The question on everybody’s lips when INEOS was awarded government licenses to conduct shale gas exploration (fracking) in central Scotland was ‘‘will it happen in my community?’’
The petrochemical giant announced two weeks ago that it was planning to invest £640 million in shale gas exploration, leading to speculation over whether shale could once again become a cornerstone of the economy in West Lothian and Forth Valley.
At present, INEOS has majority stakes in two Petroleum Exploration and Development Licenses (PEDLs), one of which encompasses Bo’ness.
The company, which can already lay claim to more than 120,000 hectares of land, has applied to the British Government’s Department of Energy and Climate Change to bid for even more PEDLs.
INEOS said that the location of the wells where fracking will take place has not yet been decided, however, the vast majority of its PEDL bids are where the local populations have either a mining or industrial heritage.
Having operated in the US since 1949, fracking has been touted as the solution to declining North Sea oil, with the Department of Energy and Climate Change claiming that shale gas and oil could provide the UK with greater energy security, growth, jobs and tax revenue.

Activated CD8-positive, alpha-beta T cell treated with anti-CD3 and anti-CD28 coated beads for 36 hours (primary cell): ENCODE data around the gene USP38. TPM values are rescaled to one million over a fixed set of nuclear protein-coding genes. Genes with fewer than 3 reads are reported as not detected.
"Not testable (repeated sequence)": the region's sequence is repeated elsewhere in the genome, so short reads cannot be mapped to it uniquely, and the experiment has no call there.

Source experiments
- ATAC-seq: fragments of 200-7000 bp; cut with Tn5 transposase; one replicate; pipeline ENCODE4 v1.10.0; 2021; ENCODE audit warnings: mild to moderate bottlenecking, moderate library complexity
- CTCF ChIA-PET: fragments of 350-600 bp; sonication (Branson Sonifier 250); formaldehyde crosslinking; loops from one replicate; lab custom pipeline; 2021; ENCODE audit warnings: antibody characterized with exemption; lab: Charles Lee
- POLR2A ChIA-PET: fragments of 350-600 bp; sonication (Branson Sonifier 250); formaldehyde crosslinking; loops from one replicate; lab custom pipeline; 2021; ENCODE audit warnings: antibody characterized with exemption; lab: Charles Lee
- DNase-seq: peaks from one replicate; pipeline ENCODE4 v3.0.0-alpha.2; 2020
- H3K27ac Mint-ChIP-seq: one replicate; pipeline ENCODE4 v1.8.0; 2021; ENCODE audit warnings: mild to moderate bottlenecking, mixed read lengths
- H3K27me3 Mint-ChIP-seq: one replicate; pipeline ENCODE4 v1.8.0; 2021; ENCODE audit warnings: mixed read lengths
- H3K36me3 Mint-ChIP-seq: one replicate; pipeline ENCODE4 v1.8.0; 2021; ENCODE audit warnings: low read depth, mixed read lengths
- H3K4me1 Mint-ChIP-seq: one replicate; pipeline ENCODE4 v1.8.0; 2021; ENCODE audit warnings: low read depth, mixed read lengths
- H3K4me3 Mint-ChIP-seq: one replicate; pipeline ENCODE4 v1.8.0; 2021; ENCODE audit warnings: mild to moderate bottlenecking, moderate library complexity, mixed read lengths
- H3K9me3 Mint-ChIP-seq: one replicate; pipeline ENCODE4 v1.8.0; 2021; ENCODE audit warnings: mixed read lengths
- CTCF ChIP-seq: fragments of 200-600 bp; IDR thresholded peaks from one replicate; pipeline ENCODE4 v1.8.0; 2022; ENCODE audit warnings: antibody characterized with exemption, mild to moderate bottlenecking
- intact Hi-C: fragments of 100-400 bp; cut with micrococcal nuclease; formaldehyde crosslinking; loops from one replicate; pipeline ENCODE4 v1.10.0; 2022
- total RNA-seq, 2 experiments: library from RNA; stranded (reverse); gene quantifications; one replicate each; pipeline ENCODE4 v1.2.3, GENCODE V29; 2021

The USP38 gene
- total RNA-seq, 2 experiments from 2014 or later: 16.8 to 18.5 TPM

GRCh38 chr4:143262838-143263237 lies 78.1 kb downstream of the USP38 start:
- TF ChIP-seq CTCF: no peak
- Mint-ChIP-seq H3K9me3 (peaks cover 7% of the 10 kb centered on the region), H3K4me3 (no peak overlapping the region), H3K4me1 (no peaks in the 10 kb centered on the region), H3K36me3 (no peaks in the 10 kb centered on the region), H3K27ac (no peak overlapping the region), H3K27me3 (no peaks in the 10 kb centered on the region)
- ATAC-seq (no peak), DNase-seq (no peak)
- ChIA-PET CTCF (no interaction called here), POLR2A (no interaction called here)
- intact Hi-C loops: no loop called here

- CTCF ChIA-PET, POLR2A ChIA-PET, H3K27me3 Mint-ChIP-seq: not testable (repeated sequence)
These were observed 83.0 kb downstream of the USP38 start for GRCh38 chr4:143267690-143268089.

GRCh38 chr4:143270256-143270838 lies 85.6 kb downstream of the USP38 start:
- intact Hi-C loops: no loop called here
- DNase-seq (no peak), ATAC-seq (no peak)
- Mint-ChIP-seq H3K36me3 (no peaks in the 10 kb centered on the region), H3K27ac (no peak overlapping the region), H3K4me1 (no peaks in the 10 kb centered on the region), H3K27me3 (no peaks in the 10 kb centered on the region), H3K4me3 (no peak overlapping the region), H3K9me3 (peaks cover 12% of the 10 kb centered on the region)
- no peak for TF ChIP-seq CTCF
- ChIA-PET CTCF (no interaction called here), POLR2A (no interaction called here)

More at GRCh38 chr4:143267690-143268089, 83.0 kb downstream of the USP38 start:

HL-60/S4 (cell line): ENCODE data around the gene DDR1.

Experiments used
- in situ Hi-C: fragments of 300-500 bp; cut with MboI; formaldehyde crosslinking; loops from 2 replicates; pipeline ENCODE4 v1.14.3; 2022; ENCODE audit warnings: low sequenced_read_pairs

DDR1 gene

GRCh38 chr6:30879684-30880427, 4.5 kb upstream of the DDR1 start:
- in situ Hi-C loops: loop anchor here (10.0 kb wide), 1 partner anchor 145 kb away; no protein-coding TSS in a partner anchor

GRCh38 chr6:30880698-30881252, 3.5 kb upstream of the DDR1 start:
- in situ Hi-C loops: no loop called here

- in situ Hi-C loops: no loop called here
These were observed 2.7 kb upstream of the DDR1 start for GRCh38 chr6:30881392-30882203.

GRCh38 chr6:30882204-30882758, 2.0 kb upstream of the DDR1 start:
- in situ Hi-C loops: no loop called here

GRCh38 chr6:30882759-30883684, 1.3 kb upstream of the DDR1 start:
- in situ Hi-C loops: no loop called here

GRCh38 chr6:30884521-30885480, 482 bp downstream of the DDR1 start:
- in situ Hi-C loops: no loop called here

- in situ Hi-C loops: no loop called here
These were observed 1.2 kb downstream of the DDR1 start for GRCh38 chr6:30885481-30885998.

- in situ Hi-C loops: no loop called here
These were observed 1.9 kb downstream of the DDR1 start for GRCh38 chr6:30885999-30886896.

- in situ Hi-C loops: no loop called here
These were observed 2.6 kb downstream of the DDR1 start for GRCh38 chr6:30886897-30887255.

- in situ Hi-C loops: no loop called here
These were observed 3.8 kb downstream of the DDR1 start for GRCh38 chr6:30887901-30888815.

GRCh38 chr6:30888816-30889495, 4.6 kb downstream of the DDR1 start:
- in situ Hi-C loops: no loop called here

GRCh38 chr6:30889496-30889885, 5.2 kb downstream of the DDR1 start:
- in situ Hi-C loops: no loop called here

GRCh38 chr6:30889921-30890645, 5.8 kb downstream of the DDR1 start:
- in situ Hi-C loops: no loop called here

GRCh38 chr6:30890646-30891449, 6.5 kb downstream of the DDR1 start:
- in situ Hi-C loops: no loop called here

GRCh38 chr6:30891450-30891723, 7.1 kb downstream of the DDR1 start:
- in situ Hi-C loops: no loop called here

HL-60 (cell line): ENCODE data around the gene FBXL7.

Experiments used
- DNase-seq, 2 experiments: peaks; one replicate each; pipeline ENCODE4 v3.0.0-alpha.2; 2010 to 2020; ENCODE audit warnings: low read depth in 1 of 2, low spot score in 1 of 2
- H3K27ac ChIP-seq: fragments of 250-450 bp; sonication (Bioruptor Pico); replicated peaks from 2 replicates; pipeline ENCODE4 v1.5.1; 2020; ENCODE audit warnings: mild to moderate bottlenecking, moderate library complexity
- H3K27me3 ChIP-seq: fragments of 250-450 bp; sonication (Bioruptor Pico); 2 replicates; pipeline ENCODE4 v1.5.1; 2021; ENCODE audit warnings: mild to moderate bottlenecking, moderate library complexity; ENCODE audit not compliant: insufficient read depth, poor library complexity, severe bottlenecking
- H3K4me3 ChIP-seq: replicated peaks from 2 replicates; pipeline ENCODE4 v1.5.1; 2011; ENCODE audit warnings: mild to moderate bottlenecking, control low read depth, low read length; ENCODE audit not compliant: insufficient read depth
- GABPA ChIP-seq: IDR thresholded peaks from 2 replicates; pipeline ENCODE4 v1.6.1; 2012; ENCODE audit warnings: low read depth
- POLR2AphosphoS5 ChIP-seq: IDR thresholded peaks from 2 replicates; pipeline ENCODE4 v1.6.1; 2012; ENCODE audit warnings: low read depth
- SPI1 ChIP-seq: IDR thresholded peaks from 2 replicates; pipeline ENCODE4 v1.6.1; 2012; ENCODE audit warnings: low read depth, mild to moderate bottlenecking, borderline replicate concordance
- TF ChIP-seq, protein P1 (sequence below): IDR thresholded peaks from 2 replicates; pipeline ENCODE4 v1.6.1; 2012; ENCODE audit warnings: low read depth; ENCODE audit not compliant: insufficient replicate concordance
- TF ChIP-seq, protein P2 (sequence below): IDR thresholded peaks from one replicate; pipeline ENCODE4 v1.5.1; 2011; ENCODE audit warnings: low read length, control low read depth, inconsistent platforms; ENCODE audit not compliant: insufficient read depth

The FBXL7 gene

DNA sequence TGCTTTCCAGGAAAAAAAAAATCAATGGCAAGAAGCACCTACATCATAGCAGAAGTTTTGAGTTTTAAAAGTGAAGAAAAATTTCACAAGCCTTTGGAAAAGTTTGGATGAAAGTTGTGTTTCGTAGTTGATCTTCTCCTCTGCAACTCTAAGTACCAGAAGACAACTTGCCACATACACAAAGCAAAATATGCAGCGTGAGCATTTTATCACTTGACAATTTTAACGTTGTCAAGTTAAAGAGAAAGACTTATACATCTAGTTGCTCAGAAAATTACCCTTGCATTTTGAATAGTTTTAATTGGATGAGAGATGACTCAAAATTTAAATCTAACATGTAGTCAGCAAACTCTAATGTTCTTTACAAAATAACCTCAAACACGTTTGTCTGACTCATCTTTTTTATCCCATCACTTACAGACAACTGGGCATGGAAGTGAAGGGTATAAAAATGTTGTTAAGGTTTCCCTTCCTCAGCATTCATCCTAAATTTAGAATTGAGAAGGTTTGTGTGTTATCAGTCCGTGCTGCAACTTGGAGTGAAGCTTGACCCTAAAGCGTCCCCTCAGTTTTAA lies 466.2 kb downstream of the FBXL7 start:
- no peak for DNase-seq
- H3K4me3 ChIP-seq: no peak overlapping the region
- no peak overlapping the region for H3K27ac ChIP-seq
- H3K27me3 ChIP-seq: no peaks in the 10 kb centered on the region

Jim Ratcliffe, INEOS founder and chairman, said: “I think shale gas could revolutionise UK manufacturing as it has done in the USA. INEOS has the resources to make it happen, the skills to extract the gas safely and the vision to realise that everyone must share in the rewards.”
However, when it comes to shale gas, not everybody is convinced. Environmental group Friends of the Earth Scotland has expressed concern about risks such as groundwater and soil contamination, air pollution and damage to public health.
INEOS insists that fracking can be done safely, a sentiment echoed by the Royal Academy of Engineering.
The public, however, remain unconvinced, with a YouGov poll from early October showing that 46 per cent of the Scottish population was opposed to fracking, compared with 36 per cent in favour.
Bo’ness Community Council is part of Concerned Communities of Falkirk, a local anti-fracking organisation. The group has planned a peaceful protest outside INEOS Grangemouth later today (Sunday, December 7).
In an attempt to sweeten the deal, INEOS plans to give six per cent of any revenues from shale gas to local communities, with four per cent going to home owners above drilling wells – a deal which the company says is worth £375 million.
However, community opposition might not be the only headache for INEOS.
Holyrood is much more wary of shale gas exploration than Westminster with tougher planning regulations in place surrounding the construction of drilling wells.
Last week, the Smith Commission published its proposals on new powers to be devolved to the Scottish Parliament – one of which was the power to grant PEDLs.
A Scottish Government spokesman said the process was in its “early days” but did not rule out the possibility of PEDLs being retracted.